It is misguided to give students expensive toys; this may ultimately bankrupt the less selective institutions with unsustainable cost trends. It is equally treacherous to let students control the curriculum. As The Atlantic article reports, professors feel a “chilling effect on [their] teaching and pedagogy.” Will the best professors be driven out of the field by this culture? Are we running out of common ground between more demanding students and the teachers and administrators who are charged with their education and care? There is a distinction between empowering students and putting them in control of the experience. The same can be said of patients.

Are we running out of common ground between more demanding students and the teachers and administrators who are charged with their education and care?

The Ratings Game

While the argument for a patient-centered model for care is valid, the metrics by which we measure patient satisfaction may not be. There is power, akin to what is seen in academia, in the ratings systems that are proliferating in clinical care. This was another topic critiqued by The Atlantic last spring. You can rate your doctor or professor on irrelevant criteria (even hotness!) but even a general “patient satisfaction” score rankles doctors. As one doctor said to me about this trend, “I am here to save their ass, not kiss it.”

This September, President Obama leveraged metrics in a different way when he unveiled the government’s College Scorecard, a website that focuses on a more straightforward cost/benefit analysis. Good data on cost, debt, student outcomes, and graduate-earning power can help students and their families make better choices. A tool like this is is increasingly valuable as the cost of all options has risen dramatically while the ability to compare has remained opaque.

Healthcare in the ACA Era needs these kinds of pragmatic and transparent tools. They help empower patients and align them with their providers around a common goal: finding the best medical outcome at the most affordable price. Yet data alone does not serve to reform a complex system.

Common Ground, not Common Core

In a recent project, Continuum found that the values and processes of a design thinking approach can help create the kind of collaborative space essential to success. We put this approach to work with Boston College to renew their core curriculum with interdisciplinary courses that teach Complex Problems or Enduring Questions from multiple disciplinary perspectives (see this Chronicle of Higher Education article). This kind of change is as much about the journey as the destination. Educators, administrators, and students don’t necessarily want the same things, at least in the short term, but the methods of a design thinking approach helped create common ground.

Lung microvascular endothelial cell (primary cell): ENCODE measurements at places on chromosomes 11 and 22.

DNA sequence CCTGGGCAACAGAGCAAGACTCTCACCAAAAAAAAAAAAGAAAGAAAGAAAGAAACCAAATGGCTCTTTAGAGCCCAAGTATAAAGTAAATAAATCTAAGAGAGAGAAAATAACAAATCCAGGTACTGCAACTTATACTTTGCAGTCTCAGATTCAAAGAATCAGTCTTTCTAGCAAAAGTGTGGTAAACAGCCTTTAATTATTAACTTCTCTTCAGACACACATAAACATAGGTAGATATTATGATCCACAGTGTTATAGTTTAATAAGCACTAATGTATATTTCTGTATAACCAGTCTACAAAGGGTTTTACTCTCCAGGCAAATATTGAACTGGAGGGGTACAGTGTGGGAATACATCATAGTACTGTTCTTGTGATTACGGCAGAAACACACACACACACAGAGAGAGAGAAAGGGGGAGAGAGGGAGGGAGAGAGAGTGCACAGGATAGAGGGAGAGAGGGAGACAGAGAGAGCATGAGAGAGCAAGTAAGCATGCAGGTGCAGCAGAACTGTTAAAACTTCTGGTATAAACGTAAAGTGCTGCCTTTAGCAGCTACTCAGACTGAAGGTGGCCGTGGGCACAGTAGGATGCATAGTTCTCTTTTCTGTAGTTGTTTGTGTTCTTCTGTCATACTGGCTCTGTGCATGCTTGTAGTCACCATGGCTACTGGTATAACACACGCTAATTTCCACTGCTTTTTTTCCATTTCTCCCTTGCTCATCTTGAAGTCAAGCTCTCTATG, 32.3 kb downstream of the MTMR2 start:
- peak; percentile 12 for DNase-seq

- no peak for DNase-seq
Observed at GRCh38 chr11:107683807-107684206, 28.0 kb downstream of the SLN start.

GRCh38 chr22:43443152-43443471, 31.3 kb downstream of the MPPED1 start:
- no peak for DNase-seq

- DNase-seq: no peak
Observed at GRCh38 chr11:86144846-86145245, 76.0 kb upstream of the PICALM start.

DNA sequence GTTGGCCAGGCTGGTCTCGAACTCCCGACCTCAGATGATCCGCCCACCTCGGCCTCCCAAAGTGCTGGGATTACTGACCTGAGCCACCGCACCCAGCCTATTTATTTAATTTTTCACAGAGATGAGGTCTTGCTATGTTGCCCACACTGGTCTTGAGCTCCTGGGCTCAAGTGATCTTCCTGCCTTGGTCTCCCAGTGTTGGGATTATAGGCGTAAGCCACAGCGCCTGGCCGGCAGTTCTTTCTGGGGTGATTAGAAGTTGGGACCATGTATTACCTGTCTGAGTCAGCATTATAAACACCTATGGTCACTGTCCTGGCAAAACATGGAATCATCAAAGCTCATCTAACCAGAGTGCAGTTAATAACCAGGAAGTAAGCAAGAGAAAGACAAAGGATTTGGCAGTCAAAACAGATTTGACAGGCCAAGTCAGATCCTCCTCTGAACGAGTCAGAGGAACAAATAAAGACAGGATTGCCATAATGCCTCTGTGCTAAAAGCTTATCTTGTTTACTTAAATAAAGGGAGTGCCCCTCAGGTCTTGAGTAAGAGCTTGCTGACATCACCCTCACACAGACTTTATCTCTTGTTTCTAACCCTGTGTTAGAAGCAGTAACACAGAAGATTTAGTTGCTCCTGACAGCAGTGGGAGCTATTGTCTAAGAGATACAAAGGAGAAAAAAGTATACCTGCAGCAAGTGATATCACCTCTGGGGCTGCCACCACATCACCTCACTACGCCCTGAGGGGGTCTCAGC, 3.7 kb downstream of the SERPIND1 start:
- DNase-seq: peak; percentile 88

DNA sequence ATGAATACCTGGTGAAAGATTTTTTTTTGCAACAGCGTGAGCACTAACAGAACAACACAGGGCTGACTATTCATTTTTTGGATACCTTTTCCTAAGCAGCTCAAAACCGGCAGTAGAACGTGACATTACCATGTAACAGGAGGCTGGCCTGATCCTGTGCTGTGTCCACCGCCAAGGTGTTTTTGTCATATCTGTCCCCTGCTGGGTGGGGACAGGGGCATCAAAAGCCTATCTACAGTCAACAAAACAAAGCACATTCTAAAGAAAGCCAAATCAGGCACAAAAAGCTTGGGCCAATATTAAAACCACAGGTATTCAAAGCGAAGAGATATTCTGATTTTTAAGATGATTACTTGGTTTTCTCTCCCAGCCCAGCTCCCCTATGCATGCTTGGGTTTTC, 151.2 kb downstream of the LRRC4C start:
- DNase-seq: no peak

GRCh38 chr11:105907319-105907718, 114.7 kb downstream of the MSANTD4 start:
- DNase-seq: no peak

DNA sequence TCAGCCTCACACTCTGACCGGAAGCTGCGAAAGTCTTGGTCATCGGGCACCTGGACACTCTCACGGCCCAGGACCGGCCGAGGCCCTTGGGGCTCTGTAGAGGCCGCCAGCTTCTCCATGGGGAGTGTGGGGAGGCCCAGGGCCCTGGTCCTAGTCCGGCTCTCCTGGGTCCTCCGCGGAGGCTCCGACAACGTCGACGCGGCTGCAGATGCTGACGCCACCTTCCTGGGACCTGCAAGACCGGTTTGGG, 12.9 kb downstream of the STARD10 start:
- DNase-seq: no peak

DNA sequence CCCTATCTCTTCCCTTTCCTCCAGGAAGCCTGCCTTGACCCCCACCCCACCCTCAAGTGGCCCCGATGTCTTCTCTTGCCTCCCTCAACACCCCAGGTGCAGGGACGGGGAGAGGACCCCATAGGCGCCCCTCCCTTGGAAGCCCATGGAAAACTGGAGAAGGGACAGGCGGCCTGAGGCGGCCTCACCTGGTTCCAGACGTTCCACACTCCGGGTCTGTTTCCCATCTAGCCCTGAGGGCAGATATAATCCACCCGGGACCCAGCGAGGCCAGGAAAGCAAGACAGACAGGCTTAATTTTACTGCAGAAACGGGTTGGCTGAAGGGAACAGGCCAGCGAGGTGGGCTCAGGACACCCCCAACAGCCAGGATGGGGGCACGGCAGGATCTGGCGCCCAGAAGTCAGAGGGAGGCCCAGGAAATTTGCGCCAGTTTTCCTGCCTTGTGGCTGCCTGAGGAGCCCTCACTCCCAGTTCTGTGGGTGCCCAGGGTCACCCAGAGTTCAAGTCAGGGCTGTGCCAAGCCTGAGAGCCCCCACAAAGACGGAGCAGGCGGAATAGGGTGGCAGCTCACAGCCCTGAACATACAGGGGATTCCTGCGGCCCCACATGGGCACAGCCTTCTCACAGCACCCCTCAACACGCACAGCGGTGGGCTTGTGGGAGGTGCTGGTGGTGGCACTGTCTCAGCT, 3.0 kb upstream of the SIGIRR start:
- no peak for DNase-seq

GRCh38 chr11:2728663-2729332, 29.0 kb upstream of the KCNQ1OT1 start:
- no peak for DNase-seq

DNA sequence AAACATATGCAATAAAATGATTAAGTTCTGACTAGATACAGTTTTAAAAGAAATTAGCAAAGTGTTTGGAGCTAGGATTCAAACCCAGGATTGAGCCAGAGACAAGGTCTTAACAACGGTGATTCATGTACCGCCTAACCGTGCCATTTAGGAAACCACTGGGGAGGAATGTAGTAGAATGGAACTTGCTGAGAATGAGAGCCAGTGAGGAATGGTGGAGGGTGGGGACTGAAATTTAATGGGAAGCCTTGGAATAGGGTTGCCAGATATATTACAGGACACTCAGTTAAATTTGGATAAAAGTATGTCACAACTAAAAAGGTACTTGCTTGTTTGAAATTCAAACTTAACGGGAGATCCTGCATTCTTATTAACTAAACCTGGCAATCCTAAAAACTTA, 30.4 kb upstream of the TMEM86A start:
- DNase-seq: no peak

As with students, so with patients: the right way to factor in their needs is by being inclusive and transparent, and by focusing on the common goals. Prioritize the improvements to their quality of life that also lead to better educational, or clinical, outcomes.

Design thinking methods help get the process right, because in healthcare, like in higher education, a decision can be seen as invalid if the process of getting there is considered illegitimate. The context calls for inclusive, consensual decision-making, which is a good fit for design. We work toward clearly articulated goals, we share and assess work in progress, we think out loud and iterate.

The lesson here is that we should not only work toward inclusive outcomes, but also exemplify that value in how we work. Service design is also a field in which expertise and judgment matter, so to solve for multiple stakeholders’ needs, we must make higher-order decisions based on evidence and targeted toward clinical (or educational) outcomes as well as the metrics of service experience or satisfaction. An empowered patient is our goal; that is not the same thing as a demanding consumer.